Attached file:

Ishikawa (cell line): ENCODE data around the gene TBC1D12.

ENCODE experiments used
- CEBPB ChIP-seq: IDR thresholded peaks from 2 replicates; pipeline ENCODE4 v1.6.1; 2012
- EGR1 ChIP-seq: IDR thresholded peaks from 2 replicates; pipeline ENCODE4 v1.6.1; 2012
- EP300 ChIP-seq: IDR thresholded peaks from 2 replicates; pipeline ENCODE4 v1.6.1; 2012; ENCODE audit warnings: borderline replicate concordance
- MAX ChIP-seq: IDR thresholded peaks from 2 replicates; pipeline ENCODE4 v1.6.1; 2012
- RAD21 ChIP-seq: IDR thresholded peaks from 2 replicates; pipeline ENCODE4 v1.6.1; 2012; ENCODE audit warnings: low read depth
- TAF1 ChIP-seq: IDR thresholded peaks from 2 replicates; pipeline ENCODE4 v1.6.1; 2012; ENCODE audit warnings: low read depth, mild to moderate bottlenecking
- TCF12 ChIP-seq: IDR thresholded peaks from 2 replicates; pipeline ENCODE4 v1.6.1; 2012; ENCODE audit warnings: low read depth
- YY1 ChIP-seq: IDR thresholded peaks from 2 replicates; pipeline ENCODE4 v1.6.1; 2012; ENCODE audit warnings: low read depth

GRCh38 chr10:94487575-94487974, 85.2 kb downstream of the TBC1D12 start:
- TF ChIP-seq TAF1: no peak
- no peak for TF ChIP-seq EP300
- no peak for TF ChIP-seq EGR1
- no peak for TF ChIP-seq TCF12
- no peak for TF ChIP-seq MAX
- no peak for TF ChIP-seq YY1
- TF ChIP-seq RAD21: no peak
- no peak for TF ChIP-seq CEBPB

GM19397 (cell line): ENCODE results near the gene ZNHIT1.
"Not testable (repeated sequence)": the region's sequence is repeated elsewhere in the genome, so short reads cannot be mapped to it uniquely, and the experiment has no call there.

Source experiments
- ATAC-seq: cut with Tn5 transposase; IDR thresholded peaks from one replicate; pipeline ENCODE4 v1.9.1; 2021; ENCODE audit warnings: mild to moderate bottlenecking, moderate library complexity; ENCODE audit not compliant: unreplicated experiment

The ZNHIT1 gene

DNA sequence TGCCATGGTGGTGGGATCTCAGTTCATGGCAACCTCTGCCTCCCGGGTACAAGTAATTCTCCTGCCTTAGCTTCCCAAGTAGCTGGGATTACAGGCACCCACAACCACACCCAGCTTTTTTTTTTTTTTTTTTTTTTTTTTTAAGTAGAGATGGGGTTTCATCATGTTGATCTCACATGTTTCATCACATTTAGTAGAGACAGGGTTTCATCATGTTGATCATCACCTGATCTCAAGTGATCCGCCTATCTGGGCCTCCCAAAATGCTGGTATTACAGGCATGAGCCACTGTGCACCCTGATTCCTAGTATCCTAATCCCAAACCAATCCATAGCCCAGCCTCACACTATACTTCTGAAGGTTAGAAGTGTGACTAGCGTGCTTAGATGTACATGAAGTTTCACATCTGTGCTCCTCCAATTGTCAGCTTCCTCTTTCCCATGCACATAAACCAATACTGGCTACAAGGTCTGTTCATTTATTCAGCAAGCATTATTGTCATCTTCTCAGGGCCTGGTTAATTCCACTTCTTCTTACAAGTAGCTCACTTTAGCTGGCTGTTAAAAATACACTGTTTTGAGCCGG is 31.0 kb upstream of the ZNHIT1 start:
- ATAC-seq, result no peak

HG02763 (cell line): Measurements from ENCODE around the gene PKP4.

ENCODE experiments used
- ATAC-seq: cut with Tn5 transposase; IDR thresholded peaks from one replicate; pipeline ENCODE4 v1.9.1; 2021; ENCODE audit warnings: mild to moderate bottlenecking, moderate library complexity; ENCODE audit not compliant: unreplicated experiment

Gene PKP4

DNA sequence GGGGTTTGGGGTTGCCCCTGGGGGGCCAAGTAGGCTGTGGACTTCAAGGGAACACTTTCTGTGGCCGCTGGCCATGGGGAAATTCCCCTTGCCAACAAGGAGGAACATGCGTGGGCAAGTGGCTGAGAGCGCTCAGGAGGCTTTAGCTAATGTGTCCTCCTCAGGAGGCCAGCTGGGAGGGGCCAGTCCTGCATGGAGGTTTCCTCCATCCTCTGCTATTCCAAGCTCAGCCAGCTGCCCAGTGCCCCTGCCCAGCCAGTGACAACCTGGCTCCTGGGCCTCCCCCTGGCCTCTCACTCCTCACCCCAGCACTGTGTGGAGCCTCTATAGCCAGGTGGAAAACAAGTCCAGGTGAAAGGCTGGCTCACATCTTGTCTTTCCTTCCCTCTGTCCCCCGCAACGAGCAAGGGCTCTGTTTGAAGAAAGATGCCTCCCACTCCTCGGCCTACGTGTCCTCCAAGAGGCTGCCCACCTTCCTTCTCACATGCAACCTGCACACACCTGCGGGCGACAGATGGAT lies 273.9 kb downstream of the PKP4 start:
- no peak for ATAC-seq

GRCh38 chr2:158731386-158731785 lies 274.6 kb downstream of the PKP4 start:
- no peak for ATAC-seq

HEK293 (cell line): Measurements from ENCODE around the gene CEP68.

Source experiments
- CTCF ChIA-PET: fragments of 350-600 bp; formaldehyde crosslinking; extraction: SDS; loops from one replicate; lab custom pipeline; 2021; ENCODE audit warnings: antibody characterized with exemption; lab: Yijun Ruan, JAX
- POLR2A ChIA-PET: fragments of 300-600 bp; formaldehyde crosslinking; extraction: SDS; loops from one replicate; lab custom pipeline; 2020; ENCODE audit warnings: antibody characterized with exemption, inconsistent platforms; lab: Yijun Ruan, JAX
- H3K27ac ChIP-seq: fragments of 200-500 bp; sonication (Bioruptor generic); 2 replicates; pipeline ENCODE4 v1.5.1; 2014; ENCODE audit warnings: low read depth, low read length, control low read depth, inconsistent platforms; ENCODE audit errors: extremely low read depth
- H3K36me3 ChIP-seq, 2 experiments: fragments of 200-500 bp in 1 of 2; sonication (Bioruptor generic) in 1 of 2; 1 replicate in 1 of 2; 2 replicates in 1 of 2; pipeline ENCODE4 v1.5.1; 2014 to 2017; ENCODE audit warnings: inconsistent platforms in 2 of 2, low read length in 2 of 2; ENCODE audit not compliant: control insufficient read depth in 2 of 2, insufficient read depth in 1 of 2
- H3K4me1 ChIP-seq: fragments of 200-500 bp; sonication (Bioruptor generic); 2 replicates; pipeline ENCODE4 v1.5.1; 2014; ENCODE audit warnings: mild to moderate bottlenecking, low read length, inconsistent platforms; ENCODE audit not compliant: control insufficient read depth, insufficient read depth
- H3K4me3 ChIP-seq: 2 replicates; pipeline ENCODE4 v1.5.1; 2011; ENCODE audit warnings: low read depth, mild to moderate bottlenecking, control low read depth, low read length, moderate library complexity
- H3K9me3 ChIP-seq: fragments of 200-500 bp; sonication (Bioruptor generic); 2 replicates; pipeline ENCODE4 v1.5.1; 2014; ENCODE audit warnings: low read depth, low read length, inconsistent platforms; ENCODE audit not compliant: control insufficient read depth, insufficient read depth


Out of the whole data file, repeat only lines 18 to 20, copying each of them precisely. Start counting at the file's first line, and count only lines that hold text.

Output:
- TF ChIP-seq RAD21: no peak
- no peak for TF ChIP-seq CEBPB

GM19397 (cell line): ENCODE results near the gene ZNHIT1.